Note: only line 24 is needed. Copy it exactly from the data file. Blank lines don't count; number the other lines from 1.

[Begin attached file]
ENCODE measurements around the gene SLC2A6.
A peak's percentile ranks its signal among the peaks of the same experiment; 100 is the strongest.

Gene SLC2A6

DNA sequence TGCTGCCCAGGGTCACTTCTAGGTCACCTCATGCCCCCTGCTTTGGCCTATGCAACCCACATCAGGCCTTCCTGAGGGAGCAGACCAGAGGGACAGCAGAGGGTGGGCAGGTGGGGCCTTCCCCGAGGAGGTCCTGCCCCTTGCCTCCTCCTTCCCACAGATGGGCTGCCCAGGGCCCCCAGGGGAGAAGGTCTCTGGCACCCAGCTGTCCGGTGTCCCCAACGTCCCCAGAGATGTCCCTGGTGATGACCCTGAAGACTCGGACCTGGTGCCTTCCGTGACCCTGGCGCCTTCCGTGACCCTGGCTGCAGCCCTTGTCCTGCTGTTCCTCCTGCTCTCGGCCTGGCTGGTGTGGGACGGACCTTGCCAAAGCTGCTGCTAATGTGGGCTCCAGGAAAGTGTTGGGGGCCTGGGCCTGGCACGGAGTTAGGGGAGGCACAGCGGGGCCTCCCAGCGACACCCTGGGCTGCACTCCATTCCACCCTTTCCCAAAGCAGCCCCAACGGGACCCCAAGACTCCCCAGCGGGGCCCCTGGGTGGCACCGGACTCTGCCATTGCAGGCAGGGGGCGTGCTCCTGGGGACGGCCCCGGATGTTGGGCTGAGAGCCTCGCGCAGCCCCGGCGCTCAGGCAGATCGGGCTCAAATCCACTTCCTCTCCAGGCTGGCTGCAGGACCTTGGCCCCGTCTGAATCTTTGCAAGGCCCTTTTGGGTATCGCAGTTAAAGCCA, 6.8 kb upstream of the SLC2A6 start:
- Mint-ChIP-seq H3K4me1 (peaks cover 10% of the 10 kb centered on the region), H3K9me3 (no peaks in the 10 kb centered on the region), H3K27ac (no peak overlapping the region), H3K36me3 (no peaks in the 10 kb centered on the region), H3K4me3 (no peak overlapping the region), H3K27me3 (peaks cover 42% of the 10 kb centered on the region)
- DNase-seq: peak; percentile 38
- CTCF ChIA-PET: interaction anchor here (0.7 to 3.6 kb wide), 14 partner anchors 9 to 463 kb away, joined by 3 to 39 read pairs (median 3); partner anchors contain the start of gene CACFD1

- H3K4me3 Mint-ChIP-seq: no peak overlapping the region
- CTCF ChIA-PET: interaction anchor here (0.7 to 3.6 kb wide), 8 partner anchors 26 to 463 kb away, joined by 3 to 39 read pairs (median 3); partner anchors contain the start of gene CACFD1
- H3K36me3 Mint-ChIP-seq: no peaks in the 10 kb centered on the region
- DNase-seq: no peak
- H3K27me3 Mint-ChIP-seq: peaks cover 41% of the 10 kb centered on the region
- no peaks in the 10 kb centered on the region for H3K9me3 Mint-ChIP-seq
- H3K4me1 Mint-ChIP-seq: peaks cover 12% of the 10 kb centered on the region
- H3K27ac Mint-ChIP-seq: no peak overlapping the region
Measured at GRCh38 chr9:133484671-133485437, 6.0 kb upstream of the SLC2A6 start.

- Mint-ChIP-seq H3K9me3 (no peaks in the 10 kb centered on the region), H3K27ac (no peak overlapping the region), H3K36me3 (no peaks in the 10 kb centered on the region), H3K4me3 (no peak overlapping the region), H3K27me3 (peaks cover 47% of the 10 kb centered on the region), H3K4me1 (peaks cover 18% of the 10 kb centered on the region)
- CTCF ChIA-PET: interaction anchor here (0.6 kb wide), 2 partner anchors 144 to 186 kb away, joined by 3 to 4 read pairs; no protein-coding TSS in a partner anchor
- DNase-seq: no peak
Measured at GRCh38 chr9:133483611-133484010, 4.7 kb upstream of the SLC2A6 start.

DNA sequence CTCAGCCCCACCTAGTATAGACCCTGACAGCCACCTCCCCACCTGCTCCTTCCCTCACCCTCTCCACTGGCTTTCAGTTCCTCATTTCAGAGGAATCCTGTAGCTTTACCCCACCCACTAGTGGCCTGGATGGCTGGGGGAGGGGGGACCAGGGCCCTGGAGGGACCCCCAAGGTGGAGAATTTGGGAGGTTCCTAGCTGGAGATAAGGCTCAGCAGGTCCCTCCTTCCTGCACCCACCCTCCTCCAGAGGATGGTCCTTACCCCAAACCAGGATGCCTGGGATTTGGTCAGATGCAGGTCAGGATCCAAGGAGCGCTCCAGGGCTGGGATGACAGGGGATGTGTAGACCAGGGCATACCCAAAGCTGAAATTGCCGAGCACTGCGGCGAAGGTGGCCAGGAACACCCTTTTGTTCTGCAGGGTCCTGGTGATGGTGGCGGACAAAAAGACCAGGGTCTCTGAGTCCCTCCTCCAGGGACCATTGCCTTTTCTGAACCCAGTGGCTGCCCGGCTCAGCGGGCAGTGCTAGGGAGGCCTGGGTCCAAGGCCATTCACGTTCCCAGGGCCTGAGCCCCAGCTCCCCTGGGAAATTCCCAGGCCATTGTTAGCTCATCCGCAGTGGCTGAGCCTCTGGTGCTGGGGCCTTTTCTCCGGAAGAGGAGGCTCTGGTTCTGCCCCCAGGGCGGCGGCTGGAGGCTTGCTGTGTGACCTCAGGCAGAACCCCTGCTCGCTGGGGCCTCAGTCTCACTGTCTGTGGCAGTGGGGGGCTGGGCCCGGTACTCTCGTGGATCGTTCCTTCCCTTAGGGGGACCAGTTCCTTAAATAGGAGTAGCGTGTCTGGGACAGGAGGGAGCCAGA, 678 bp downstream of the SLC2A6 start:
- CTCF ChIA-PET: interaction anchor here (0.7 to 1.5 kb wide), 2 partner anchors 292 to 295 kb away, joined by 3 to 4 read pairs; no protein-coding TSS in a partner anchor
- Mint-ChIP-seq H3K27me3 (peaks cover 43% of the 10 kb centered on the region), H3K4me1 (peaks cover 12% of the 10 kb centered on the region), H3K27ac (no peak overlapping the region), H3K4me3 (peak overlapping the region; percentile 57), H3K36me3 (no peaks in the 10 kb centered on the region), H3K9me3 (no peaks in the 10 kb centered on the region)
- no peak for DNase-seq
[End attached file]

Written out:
- no peak for DNase-seq